Business Plan Tips

Dismissing the Competition

When review a business plan, investors prefer that you acknowledge that you have competition and explain how you can beat them. Dismiss the competition too quickly, and investors may just as quickly dismiss your business plan from serious consideration.

You could waste a lot of time and energy minimizing the competition in your business plan.

Dismissing the Competition

But believe it or not, investors prefer business plans that acknowledge competitors and describe how your company beats them.

Competitive analysis is one of the most important parts of your business plan. Thoughtful consideration of your industry's competitive environment can assure investors that your business is genuinely prepared to mix it up in the marketplace. On the other hand, narrow-sighted, "We have no competition" attitudes are both unrealistic and naive - and they can seriously jeopardize your credibility with potential investment partners.

Step 1: Competitive Identification

Before you can analyze the competition, you have to identify it. That can be trickier than it sounds. Some of your competitors are obvious - businesses that sell the same products or services in your local area. But there are other competitors that also need to be considered. Internet businesses and even large retailers a few hours away can blindside you if you haven't done your homework.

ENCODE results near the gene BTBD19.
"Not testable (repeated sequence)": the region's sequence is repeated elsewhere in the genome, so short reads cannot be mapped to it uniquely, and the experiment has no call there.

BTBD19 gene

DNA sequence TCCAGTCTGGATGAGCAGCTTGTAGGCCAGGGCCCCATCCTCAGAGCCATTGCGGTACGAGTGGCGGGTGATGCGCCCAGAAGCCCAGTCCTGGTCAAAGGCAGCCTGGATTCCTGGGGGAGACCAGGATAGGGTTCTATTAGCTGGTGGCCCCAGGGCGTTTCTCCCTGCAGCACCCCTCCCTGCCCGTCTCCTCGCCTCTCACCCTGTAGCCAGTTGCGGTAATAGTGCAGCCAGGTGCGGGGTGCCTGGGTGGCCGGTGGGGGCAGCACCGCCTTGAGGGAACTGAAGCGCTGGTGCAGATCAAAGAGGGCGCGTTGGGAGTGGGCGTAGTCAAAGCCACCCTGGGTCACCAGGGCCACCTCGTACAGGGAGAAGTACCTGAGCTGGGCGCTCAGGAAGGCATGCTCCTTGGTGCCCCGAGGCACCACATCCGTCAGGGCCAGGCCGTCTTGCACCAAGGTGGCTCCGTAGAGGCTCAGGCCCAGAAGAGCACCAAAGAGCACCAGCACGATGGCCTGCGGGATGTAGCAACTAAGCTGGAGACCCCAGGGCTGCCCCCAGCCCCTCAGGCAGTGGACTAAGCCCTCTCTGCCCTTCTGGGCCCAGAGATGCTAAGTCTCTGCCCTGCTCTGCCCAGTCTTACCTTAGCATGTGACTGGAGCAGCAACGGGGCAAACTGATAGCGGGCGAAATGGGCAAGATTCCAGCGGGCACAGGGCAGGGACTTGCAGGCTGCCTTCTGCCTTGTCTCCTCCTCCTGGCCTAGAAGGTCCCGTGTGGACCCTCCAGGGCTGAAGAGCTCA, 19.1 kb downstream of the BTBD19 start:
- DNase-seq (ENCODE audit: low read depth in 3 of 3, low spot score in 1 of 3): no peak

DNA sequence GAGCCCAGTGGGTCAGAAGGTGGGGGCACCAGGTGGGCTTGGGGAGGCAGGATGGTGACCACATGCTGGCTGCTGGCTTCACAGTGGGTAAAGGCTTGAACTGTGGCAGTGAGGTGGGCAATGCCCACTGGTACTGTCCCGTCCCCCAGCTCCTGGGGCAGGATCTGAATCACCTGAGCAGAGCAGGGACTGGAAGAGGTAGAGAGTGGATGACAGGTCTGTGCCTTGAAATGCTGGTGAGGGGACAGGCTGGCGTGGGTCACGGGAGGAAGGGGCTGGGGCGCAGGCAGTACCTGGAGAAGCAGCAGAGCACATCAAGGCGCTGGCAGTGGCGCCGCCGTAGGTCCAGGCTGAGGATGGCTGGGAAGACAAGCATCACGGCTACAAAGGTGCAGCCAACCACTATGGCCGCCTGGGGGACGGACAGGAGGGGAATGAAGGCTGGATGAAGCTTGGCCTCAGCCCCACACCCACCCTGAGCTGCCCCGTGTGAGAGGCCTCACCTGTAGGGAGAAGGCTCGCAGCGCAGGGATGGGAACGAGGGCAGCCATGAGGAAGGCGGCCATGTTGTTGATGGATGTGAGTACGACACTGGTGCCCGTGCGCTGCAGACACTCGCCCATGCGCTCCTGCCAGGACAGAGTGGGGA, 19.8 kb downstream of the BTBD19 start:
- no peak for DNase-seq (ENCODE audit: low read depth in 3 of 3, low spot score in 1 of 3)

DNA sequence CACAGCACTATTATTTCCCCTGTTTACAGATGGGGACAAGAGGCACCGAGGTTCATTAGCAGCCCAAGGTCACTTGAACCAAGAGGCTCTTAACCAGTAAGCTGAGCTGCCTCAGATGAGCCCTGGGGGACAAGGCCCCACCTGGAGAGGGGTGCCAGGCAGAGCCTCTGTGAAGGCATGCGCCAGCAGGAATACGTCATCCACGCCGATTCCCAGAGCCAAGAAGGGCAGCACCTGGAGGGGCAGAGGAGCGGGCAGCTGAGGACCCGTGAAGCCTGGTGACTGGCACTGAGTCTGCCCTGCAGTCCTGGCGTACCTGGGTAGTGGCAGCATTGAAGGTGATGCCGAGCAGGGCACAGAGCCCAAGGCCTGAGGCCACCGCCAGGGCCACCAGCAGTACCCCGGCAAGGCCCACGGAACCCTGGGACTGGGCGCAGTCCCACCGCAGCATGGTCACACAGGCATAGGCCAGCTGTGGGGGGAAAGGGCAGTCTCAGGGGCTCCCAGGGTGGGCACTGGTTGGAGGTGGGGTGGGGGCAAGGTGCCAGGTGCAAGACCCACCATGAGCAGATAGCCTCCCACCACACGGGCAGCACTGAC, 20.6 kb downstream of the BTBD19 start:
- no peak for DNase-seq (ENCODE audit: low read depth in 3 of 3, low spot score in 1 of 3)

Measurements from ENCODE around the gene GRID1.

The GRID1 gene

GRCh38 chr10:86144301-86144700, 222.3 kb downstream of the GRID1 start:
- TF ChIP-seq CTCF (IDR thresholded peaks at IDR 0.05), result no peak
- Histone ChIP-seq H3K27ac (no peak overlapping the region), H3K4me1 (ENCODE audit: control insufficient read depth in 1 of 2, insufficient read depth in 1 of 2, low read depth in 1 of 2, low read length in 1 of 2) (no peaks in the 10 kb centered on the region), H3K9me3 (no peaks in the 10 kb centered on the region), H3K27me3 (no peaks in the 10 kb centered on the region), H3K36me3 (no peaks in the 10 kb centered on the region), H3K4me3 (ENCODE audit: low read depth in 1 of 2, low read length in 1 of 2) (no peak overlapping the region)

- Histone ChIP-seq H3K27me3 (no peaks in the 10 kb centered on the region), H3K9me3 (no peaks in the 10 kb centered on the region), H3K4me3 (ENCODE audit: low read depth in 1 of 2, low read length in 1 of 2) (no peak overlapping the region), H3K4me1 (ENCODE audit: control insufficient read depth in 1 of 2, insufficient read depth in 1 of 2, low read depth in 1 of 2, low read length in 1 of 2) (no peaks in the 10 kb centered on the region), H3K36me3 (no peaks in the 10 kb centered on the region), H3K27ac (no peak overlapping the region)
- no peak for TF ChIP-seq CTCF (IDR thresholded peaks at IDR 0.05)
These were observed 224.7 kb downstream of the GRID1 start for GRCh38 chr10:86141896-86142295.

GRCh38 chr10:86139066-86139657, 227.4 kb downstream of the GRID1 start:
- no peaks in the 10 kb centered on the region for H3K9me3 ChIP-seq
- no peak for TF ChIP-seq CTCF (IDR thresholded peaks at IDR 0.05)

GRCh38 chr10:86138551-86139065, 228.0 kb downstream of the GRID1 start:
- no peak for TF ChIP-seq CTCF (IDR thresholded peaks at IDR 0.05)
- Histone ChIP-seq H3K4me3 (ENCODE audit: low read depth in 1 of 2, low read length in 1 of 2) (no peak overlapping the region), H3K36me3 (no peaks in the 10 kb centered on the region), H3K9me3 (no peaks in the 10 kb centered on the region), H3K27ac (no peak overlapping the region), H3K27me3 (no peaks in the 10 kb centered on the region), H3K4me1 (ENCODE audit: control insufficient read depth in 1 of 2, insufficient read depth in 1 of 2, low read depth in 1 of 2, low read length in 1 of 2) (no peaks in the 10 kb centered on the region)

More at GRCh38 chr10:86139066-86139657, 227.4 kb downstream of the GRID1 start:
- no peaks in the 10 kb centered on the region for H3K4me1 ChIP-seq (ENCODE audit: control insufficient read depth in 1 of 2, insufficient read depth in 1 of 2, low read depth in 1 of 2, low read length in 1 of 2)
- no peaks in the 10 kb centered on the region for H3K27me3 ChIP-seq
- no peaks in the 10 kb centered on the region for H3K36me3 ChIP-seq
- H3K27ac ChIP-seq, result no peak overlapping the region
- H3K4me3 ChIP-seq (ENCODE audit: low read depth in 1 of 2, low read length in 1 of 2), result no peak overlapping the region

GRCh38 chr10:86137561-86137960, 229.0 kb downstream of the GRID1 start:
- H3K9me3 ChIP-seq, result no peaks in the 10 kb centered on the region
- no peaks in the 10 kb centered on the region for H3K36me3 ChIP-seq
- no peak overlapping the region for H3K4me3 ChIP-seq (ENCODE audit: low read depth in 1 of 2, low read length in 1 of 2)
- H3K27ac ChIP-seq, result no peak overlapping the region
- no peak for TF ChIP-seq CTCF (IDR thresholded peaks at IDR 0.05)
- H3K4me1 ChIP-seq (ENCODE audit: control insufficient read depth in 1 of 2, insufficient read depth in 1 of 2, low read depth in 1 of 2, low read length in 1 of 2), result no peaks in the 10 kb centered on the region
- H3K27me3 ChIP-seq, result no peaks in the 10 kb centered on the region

Step 2: Competitive Research

Once you've identified your competitors, the next step is to collect information that will be useful in the business plan. If possible, visit your competitors' stores and websites to gain insight about their products, pricing, and delivery methods. From there, you can expand your search to include vendor interviews, trade shows, press releases, and trade publications. Sometimes, even customers can be a good source of information. The important thing is to make sure the information you gather is reliable and consistent.

Step 3: Competitive Analysis

Competitive analysis is more than simply listing the names and locations of your competitors. When you write the competitive analysis section, it's important to describe each competitor's share of the market, their product line, their strengths, and any weaknesses you discerned through your research. Many entrepreneurs tend to underplay their competitors' strengths and overemphasize their weaknesses in competitive analysis. Faced with strong competition, some are even tempted to manufacture weaknesses where none exist. Yet honesty is always the best policy - especially during competitive analysis. Every company - no matter how big or small - has weaknesses that savvy business owners can exploit in the marketplace.

Step 4: Competitive Advantage

Your company's competitive advantage is the possibly the most important feature of your business plan's competitive analysis section because it is here that you explain how your business competes with - and beats - the competition. You can do this by filling a market niche, a gap that is currently being filled by anyone else. For example, if your competitors are bigger than you, your niche could be to specialize in reaching a specific segment of the market. Although it's not necessary to engage in a highly-detailed discussion, you need to convince investors that you have located your place in the market.

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